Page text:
With the election 100 days out and the president in a bit of a polling rut, the White House is reportedly considering a change in messaging. While the past week has been focused on demonizing cities to make his law-and-order message hit home — one DHS official told the Washington Post that the administration has long wanted to boost conflict in U.S. cities to get “viral online content” — Trump is now going for a more optimistic route. According to Axios, the White House plans to push vaccines and therapeutics in an attempt to shore up his image as the preferred candidate on the economy.
“I think it’s pretty clear to everyone that getting a vaccine, getting therapeutics that work is the golden key to unlocking the economy and stopping the crisis,” a source close to the Trump campaign told Axios. The only problem with this tactic for November is that the earliest timeline for a widespread vaccine is spring 2021, while a “very reasonable” estimate from the World Health Organization posits the end of next year.
The messaging on therapeutics is somewhat more realistic. “If you get ill from COVID, you have a significantly lower chance of getting seriously ill or dying since we have remdesivir, convalescent plasma, and steroids to treat the virus,” a White House official told Axios. Supply on these key resources, however, is not guaranteed. Convalescent plasma is currently running low in the hot spot state of Florida, while hospitals in Texas and California are short on remdesivir — despite the Trump administration’s June purchase of most of the world supply for the coming months.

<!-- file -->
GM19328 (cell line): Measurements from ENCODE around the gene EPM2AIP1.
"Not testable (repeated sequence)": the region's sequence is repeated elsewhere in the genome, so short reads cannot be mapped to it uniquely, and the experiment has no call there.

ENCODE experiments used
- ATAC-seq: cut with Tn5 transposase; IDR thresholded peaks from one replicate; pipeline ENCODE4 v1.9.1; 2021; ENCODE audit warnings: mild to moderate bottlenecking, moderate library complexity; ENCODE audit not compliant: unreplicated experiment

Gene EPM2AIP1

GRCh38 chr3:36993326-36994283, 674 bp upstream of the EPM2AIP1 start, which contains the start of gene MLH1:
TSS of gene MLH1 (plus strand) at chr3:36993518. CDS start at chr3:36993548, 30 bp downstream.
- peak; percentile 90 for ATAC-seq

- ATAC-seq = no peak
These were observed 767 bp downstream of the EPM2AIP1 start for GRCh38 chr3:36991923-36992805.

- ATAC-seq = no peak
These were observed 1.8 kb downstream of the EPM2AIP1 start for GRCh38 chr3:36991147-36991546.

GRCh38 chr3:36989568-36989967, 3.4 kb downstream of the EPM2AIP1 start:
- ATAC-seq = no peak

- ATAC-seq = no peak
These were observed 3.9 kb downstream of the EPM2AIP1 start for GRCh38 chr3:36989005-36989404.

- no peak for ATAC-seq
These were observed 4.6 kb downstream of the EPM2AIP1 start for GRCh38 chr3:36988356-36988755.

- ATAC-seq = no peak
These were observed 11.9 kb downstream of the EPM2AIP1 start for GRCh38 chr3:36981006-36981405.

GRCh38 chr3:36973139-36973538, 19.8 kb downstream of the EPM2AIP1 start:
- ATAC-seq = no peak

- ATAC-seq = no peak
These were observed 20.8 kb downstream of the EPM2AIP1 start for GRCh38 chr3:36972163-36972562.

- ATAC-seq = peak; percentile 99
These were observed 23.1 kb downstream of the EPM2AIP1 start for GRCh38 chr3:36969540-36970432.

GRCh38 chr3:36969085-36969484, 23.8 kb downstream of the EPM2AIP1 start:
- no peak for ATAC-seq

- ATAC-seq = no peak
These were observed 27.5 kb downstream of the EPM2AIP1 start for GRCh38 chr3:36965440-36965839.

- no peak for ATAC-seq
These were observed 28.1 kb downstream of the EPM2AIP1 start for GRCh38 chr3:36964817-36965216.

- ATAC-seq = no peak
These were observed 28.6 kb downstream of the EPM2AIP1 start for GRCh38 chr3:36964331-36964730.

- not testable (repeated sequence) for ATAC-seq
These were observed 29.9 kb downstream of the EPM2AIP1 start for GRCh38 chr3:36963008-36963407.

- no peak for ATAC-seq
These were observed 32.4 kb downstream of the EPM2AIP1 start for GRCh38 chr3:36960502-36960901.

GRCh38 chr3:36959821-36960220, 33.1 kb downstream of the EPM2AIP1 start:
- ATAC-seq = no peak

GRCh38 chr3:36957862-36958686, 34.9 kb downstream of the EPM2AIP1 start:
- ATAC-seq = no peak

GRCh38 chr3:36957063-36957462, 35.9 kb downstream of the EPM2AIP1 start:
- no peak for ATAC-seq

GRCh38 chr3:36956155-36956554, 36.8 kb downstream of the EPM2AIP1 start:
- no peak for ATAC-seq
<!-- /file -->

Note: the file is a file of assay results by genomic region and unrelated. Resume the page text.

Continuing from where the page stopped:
Axios also reports that Trump will continue to deliver White House Coronavirus Task Force press conferences by himself, so that he can own the economic message. However, that will require the president to stay on message at the podium, an achievement Trump has yet to deliver for any significant stretch of time.
Meanwhile, the focus on vaccines appears tailored to allow the president to discuss future progress without treating the wave of cases resulting in more than 1,000 deaths for five straight days this past week. With the nation expected to pass 150,000 deaths this week, the Trump administration still has no viable plan for dampening the caseloads in states experiencing a summer outbreak, and has not provided any detailed federal plan for schools returning to campus this fall. Even coronavirus testing — which the president has boasted of in recent weeks — is profoundly broken, with waiting periods for results stretching up to a useless 14 days.
The reported White House plan to rely on a potential vaccine as an economic crutch contains another flaw: An Associated Press poll from May showed that only half of Americans would get a coronavirus vaccine, fearing side effects or potential sickness.